If I try
double* ptr1; double* ptr2; __assume_aligned(ptr1, 64); __assume_aligned(ptr2, 64); #pragma simd for (int i=0; i<n; ++i) ptr1 = ptr2;
it will vectorise the loop with aligned access, but gives a warning that #pragma simd is deprecated.
If I swap "simd" for "vector aligned", it does not vectorise and the optimisation report says "use the simd directive".
The documentation for #pragma simd (https://software.intel.com/en-us/cpp-compiler-developer-guide-and-reference-simd) doesn't mention deprecation or any alternatives.
Is there any documentation/articles that tells us how we are supposed to do this these days?
I am using:
Microsoft Visual Studio Community 2017 Version 15.9.18
Intel® Parallel Studio XE 2019 Update 5 Composer Edition for C++ Windows* Package ID: w_comp_lib_2019.5.281
Intel® Parallel Studio XE 2019 Update 5 Composer Edition for C++ Windows* Integration for Microsoft* Visual Studio* 2017, Version 126.96.36.199
At issue here is the pointers you have declared may overlap with respect the SIMD vector width. Use of #pragma simd stated "you don't care if they overlap, vectoreize regardless of possibility of overlapping". What you need is a means of assuring the compiler that these pointers will not point to memory that will overlap when used by a vector read from one, operator, vector write to the other. For this, there is the restrict keyword.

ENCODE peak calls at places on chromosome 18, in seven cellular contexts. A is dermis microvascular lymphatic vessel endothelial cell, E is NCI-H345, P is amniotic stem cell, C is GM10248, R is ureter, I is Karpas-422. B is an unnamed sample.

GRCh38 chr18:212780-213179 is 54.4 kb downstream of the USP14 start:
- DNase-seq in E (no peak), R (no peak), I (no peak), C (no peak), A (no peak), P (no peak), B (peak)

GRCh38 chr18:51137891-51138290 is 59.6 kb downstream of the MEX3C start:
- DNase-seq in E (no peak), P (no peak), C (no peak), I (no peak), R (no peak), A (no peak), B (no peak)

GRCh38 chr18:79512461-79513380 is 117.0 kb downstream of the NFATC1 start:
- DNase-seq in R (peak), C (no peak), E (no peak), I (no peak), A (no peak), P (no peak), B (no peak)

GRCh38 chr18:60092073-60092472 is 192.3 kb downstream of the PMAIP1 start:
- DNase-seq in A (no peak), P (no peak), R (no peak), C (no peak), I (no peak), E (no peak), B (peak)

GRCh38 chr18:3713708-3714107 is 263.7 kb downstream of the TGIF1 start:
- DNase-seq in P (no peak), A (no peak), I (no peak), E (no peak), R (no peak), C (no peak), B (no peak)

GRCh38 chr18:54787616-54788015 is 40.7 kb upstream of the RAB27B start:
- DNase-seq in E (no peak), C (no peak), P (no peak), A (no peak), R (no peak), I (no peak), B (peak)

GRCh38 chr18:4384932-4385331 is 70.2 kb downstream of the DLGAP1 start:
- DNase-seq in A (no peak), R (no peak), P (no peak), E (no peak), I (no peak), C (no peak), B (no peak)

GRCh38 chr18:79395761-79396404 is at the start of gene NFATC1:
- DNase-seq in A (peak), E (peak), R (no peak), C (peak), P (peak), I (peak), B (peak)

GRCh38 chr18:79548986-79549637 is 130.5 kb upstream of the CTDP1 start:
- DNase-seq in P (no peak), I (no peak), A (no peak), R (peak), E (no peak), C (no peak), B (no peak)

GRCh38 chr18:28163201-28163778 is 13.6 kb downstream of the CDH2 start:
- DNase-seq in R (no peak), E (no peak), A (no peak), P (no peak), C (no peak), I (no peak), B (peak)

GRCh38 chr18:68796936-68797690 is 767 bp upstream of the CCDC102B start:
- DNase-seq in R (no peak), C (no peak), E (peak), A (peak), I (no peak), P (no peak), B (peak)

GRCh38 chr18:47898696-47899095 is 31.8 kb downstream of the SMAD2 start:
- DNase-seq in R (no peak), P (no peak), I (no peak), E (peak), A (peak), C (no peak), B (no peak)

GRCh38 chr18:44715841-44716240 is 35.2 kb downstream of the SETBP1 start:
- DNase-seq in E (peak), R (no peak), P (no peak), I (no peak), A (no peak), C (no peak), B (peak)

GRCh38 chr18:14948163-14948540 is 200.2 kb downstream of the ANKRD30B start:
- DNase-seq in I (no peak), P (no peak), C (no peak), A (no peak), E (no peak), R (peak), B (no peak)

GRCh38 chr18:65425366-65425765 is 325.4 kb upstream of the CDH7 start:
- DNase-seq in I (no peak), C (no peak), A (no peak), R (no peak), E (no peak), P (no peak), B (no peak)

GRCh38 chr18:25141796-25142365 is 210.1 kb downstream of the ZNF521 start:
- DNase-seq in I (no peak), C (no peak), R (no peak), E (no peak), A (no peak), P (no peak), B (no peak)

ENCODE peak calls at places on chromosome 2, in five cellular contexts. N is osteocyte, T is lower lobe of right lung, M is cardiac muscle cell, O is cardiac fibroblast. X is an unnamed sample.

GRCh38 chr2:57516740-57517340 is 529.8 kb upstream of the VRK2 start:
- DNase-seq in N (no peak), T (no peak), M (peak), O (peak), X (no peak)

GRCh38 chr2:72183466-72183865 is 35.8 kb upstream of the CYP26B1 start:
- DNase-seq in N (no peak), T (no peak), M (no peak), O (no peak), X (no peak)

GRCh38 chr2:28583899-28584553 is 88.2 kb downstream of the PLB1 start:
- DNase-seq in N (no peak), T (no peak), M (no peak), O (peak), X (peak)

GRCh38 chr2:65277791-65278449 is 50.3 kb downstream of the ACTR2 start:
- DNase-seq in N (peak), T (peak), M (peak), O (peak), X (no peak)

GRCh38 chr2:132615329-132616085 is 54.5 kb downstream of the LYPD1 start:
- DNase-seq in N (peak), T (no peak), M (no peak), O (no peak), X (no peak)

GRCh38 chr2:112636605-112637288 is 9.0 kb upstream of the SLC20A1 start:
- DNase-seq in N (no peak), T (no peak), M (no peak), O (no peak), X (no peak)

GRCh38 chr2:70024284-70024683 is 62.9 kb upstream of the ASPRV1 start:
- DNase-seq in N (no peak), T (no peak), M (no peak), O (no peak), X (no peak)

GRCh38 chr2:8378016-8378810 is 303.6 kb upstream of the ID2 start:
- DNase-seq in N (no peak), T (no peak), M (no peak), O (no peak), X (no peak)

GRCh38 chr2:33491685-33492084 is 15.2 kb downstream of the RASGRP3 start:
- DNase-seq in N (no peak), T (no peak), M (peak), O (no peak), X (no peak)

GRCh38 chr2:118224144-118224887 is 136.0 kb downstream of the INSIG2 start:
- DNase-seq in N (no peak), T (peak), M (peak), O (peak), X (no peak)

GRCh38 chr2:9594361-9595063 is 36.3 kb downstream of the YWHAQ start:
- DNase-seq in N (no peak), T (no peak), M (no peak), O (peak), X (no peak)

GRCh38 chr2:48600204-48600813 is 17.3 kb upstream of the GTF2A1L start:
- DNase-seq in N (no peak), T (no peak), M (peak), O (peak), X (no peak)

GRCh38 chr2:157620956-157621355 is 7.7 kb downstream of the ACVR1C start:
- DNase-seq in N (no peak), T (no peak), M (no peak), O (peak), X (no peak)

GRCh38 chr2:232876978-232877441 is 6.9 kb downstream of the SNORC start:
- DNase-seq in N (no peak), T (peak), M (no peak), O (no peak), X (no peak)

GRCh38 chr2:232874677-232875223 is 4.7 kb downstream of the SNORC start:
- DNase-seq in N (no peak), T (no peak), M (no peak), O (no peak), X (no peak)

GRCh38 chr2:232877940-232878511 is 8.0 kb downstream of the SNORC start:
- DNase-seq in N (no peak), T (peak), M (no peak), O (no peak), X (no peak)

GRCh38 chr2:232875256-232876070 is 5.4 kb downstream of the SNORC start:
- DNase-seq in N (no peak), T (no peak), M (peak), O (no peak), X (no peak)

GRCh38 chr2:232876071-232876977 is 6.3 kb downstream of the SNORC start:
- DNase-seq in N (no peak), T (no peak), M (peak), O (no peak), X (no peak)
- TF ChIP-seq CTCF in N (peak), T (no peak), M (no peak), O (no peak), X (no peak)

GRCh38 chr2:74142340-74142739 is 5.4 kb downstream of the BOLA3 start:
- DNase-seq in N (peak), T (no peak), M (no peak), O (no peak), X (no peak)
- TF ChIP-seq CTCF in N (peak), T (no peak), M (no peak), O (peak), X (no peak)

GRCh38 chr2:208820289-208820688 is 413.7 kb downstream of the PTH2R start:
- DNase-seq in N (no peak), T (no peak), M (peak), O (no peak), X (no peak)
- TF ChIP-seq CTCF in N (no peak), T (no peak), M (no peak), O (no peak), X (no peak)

double* restrict ptr1; // *** or __restrict depending on compiler vendor and/or option double* restrict ptr2; // *** or __restrict depending on compiler vendor and/or option __assume_aligned(ptr1, 64); __assume_aligned(ptr2, 64); for (int i=0; i<n; ++i) ptr1 = ptr2;
Note, the availability of the restrict keyword may depend upon the choice of C++ standard selection or other compiler option.
You may need to use __restrict, __restrict__, __declspec(restrict)
The documentation link was what I was looking for - searching the Intel web-site produced great articles from 2013 and prior, but I had no idea what was currently recommended practice.
Jim's restrict option makes the most sense to me, but it drives Intellisense and Resharper crazy, even though it compiles and works.
So I will switch to Vladimir's omp simd for now and hope VS catches up with restrict.